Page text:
This is a strange time indeed

Spring is due to start very soon and I am so excited, but there isn’t all that much for me to do.  In my drive to clear all the beds over the winter, it has left me with not a lot to do.  Experience has taught me not to get over enthusiastic with the seeds as they all have their special time to rise and shine.  So I need to wait. But it feels odd and making me feel anxious.  Normally at this time of year I am out there in the cold, up to my elbows in frenzied weeding!

The spuds are chitting

The spuds are chitting

I have tidy beds, and seed packets in the waiting, and so I wander around the garden with this weird sense of I should be doing something…  Well if I am honest – there is a job or two that could be done.  The shed needs cleaning out – something to do with a mouse and a marrow that didn’t store well.  I will lay the blame for the chaos there, and not with my own ineptitude when it comes to storing things in their proper place.  To hide my shame there won’t be any before photos of this mess.

We have started getting asparagus - oh so sweet and so good...

We have started getting asparagus – oh so sweet and so good…

Well I should really do the strawberries.  I’ve done half but the ground is still too damp and it is harder than it could be.  But I may just need to suck it up and get stuck in today as there is another round of heavy rain due and the window of strawberry prep time is quickly running out.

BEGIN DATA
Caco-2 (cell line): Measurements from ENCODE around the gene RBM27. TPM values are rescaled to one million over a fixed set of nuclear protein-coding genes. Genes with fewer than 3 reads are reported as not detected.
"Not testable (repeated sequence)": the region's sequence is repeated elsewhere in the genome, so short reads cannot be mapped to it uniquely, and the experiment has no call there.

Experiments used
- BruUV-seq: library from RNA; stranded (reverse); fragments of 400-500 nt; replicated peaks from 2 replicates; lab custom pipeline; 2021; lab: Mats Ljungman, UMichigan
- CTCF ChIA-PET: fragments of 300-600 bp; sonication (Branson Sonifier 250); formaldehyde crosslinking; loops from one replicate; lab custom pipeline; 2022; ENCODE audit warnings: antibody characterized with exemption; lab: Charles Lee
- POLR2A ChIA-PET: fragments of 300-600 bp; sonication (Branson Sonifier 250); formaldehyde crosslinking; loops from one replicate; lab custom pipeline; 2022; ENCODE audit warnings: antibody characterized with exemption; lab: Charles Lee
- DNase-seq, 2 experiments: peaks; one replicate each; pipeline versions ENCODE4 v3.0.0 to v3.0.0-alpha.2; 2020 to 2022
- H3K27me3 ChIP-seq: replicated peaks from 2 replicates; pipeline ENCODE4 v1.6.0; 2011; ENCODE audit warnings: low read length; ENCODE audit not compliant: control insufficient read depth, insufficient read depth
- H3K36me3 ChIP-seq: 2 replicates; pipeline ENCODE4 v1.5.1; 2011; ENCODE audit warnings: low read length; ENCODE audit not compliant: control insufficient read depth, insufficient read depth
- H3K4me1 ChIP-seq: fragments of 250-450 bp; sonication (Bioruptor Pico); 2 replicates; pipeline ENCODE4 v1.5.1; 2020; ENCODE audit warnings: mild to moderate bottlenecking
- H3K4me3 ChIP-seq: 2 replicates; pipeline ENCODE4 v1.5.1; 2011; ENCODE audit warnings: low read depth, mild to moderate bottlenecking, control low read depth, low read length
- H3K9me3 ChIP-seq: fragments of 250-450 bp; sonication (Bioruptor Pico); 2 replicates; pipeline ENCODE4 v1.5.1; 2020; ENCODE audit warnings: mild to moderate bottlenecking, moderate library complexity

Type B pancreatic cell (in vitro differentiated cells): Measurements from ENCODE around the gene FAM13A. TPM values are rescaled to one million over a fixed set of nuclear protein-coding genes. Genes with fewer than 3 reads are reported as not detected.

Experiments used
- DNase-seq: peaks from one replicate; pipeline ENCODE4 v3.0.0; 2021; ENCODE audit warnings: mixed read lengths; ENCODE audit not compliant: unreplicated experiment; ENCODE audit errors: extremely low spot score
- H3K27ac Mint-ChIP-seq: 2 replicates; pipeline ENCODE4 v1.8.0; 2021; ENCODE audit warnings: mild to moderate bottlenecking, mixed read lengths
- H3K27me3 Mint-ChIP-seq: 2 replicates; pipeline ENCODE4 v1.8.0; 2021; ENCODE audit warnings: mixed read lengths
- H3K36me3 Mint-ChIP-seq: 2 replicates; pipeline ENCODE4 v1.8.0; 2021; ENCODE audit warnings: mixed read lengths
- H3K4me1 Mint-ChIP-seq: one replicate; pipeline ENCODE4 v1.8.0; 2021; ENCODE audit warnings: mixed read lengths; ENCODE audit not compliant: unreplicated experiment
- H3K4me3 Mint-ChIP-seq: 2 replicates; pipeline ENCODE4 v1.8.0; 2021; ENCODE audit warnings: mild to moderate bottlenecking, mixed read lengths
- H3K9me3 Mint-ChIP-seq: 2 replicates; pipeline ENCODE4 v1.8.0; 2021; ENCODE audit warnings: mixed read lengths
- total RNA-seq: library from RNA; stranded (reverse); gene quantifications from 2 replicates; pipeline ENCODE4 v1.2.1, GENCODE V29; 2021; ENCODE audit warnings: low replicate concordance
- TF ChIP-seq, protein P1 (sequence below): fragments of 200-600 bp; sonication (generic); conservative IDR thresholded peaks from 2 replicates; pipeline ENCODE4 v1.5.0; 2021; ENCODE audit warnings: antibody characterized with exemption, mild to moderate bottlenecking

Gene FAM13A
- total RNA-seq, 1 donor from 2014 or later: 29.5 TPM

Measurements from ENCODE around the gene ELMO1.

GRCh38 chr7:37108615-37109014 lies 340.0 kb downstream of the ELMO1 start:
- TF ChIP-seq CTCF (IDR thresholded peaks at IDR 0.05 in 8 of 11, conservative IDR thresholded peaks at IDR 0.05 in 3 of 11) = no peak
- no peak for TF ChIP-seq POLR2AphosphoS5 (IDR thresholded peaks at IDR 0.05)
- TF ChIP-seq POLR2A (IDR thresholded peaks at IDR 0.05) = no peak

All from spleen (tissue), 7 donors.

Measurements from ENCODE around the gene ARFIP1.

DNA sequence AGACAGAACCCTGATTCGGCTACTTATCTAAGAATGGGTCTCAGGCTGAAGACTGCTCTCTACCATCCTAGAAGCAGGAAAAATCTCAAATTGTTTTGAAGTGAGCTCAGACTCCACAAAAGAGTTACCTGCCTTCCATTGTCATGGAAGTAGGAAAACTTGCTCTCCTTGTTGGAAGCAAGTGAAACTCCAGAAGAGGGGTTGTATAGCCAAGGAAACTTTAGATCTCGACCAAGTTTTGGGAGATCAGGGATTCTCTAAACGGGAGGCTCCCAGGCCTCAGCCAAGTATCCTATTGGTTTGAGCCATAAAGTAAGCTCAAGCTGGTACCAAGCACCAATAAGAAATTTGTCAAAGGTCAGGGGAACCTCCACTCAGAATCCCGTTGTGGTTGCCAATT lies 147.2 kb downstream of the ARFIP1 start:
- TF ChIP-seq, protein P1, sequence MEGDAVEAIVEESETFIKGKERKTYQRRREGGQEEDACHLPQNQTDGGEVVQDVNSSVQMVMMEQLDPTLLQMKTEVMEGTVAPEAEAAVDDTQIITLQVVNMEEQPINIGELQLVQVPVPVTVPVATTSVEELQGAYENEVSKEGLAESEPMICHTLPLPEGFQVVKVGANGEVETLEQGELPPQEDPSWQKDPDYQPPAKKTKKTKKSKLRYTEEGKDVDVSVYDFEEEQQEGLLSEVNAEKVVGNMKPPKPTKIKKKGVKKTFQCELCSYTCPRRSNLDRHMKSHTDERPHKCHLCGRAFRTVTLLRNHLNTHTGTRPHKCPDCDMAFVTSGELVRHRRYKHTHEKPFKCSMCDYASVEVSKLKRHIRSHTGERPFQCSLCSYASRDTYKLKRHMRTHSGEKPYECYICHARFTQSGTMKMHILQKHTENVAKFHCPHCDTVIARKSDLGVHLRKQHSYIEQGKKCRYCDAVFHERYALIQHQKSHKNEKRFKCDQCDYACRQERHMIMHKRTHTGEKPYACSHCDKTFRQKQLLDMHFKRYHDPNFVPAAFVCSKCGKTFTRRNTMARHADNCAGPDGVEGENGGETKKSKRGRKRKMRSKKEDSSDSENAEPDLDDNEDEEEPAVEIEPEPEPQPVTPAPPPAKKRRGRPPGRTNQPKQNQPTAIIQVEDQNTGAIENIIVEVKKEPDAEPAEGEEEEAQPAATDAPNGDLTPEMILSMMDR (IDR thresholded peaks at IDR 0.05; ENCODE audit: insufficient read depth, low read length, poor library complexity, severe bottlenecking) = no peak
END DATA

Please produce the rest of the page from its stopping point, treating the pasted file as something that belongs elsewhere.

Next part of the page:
A perfect fence ... but I think it needs bunting!

A perfect fence … but I think it needs bunting!

I took the protective netting off the garlic and onions.  They are big enough that the cat won’t see it as a loo anymore and there will be no ‘weeding’ by unhelpful chickens.  We conceded defeat in out chicken fence construction skills.  The last patch job just didn’t cut it.  Wrapping layers of plastic tape, with the words DANGER printed on it, around the top of the fence to create a visual barrier and a flapping noise didn’t stop the chickens from flying over the top so it would appear chickens can’t actually read warning signs.  And besides, the hole in the bottom of the fence was much easier for them to just walk through.  So we got in a professional and in half a day we had a perfect chicken proof fence. 

I have unsightly gaps in my garlic, it offends my sense of order, and just won't do

I have unsightly gaps in my garlic, it offends my sense of order, and just won’t do